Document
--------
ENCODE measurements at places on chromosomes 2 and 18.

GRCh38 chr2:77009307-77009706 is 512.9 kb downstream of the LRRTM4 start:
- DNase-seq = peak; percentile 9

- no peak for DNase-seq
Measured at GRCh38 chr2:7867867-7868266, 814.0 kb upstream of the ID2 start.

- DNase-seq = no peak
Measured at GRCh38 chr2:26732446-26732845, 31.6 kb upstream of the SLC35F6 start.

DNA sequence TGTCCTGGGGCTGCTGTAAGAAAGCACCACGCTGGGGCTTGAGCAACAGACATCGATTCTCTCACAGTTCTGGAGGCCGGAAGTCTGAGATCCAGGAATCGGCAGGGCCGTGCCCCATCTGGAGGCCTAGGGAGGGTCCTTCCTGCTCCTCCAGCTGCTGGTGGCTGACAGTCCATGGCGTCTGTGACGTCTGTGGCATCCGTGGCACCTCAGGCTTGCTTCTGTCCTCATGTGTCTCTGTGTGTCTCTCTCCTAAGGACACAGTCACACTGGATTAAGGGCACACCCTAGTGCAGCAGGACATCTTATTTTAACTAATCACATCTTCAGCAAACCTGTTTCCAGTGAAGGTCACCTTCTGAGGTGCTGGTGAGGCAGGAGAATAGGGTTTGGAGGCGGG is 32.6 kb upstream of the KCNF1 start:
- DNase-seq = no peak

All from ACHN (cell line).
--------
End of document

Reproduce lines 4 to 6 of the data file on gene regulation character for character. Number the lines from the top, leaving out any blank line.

- no peak for DNase-seq
Measured at GRCh38 chr2:7867867-7868266, 814.0 kb upstream of the ID2 start.

- DNase-seq = no peak